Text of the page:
Highly-paid NHS managers (and married couple) Karen Straughair and Chris Reed have been at the centre of a new NHS row over excessive payouts. It emerged that the couple were awarded redundancy payments of £1 million between them when their jobs were abolished in the North East of England – although they were quickly rehired in temporary management roles by Leeds Teaching Hospitals NHS Trust in June 2013, and then paid £120,000 for just four months’ work. 50 year-old Karen Straughair’s payment of £605,000 when NHS South of Tyne and Wear was abolished last year was the largest single redundancy payment in the NHS, with her husband’s generous “golden goodbye” when he left NHS North of Tyne then making up £1 million in NHS redundancy payments for the couple.
This seemingly lavish spending on administrators’ salaries has caused anger in some quarters in this time of public sector cuts and budget deficits. Although there is no suggestion of wrongdoing (and an NHS spokesperson claims that the couple were paid appropriately for their positions as Chief Executives), at the very least these large payouts and rapid rehires show a lack of foresight and disregard for taxpayers’ money from the NHS.
MPs were told last year that one in five redundant NHS workers were rehired, sometimes within weeks. While this husband-and-wife pair’s payouts may have been the biggest, they were by no means the only ones benefiting from this lucrative redundancy system: last year 19,000 members of NHS staff were awarded redundancy payments, while 2,300 managers were awarded six-figure sums. Many of these workers have since been rehired by the NHS, some within just four weeks.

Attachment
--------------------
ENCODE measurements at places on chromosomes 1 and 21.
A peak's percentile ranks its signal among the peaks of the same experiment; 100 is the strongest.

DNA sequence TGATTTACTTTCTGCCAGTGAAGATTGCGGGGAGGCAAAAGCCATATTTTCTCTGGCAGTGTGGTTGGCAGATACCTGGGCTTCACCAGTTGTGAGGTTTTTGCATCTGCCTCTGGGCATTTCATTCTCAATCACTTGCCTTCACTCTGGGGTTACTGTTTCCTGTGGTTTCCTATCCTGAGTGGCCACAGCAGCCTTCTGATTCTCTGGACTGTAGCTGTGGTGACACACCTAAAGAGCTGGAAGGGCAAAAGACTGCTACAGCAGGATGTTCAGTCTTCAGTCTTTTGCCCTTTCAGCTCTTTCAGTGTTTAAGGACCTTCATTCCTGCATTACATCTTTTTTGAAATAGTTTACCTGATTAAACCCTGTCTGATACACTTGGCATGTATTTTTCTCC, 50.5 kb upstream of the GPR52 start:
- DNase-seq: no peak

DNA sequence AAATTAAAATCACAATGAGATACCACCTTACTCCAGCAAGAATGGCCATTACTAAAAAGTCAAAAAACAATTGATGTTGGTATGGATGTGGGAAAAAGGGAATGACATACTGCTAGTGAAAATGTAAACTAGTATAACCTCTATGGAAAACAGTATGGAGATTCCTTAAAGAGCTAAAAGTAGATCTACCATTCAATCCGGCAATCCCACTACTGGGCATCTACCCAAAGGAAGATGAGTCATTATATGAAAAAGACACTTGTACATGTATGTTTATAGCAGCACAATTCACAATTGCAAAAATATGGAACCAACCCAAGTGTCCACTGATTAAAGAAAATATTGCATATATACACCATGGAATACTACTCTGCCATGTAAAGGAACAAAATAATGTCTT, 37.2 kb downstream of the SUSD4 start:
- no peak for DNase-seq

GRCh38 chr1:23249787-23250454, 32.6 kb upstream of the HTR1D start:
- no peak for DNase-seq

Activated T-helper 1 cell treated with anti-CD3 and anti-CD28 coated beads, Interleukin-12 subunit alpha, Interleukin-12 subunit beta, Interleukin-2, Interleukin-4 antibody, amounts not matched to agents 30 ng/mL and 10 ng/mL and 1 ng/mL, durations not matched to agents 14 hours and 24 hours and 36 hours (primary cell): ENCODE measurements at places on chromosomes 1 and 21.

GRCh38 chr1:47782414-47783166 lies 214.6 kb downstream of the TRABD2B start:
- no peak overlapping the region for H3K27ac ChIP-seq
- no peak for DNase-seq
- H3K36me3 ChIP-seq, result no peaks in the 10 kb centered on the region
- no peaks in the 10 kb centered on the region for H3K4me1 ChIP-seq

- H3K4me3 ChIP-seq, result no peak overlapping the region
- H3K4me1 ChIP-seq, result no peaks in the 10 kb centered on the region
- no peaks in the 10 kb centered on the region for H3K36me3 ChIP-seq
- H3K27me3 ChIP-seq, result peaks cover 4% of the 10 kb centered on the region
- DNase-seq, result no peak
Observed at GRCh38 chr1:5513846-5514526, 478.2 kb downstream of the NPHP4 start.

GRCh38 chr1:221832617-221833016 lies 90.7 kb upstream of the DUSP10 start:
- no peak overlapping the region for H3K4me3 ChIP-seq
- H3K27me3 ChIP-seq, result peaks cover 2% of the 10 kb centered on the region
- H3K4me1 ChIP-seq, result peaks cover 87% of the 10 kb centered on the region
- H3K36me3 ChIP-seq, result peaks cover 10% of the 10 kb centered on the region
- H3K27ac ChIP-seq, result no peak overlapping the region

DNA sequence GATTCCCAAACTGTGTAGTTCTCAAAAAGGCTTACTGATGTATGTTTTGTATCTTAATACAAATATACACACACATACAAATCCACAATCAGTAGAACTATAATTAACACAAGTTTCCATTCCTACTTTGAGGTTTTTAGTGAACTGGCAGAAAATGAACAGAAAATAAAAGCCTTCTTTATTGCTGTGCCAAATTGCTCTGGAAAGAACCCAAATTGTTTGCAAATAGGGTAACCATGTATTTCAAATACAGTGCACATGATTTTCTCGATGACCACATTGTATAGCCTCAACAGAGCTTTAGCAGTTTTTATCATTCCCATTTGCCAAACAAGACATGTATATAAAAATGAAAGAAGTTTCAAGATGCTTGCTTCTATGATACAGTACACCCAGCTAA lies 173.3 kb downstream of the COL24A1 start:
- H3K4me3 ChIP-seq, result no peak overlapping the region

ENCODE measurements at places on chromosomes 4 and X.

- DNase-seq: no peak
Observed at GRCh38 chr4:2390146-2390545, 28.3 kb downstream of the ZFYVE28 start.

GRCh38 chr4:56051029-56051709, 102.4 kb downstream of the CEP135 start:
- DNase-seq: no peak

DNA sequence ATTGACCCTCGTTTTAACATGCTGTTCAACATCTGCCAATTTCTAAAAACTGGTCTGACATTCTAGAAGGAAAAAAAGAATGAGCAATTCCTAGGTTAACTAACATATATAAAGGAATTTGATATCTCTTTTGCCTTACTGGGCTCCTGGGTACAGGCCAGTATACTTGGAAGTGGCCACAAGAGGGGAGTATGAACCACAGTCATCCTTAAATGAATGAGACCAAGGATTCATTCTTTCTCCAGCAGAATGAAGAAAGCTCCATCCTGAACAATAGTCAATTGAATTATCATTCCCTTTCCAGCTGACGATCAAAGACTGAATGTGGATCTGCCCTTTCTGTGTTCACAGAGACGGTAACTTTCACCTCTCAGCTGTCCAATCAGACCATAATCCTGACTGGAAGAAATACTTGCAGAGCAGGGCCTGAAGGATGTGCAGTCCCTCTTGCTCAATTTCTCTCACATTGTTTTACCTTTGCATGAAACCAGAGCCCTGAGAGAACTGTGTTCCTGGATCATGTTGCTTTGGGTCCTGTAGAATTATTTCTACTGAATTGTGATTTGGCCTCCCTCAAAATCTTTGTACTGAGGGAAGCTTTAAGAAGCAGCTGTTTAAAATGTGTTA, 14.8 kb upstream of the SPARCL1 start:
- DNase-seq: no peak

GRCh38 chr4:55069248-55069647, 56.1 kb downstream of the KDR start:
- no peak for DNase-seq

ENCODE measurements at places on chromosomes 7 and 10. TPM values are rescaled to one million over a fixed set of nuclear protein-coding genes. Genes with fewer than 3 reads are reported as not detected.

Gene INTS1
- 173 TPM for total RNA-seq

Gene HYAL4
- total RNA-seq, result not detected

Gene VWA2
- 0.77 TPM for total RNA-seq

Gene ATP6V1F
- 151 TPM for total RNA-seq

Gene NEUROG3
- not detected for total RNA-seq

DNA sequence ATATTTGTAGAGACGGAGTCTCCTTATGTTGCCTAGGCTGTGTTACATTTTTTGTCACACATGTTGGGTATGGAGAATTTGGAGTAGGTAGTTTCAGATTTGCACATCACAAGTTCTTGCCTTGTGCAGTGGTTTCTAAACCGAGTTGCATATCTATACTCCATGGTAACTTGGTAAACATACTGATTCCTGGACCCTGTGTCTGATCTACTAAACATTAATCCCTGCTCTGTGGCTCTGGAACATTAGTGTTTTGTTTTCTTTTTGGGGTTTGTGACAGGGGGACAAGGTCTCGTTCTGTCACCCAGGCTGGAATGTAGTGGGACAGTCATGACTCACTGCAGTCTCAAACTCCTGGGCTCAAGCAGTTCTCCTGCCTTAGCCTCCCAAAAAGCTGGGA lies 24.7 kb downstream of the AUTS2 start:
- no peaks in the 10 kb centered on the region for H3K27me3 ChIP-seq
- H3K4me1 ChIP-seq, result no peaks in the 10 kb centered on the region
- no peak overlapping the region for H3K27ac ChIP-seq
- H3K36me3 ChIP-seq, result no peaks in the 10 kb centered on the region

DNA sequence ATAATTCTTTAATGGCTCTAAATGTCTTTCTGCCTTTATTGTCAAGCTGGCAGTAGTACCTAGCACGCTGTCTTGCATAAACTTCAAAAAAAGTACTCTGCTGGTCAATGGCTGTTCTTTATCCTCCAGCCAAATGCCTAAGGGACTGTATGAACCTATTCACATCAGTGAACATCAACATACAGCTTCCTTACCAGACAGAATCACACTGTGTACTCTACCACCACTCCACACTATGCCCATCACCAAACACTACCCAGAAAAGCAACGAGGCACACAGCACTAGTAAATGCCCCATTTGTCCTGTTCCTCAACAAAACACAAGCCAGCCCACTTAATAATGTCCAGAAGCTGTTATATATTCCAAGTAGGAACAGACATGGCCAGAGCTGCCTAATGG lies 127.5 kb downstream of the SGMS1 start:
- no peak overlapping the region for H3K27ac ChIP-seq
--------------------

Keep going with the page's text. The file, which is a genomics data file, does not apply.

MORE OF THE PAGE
As a result, MPs are currently pushing the Small Business, Enterprise and Employment Bill through parliament to ensure that this situation can’t happen again. Under new rules, public sector workers earning £100,000 or more who are given a redundancy payment then rehired within 12 months will be forced to return all or part of their original payout. However, as the Bill will not be retrospective, it seems unlikely that Karen Straughair or Chris Reed will have to pay back a penny.
With the NHS under such strain already, huge payouts to former staff is only worsening the problem, meaning vital departments in the health system have even fewer resources to work with.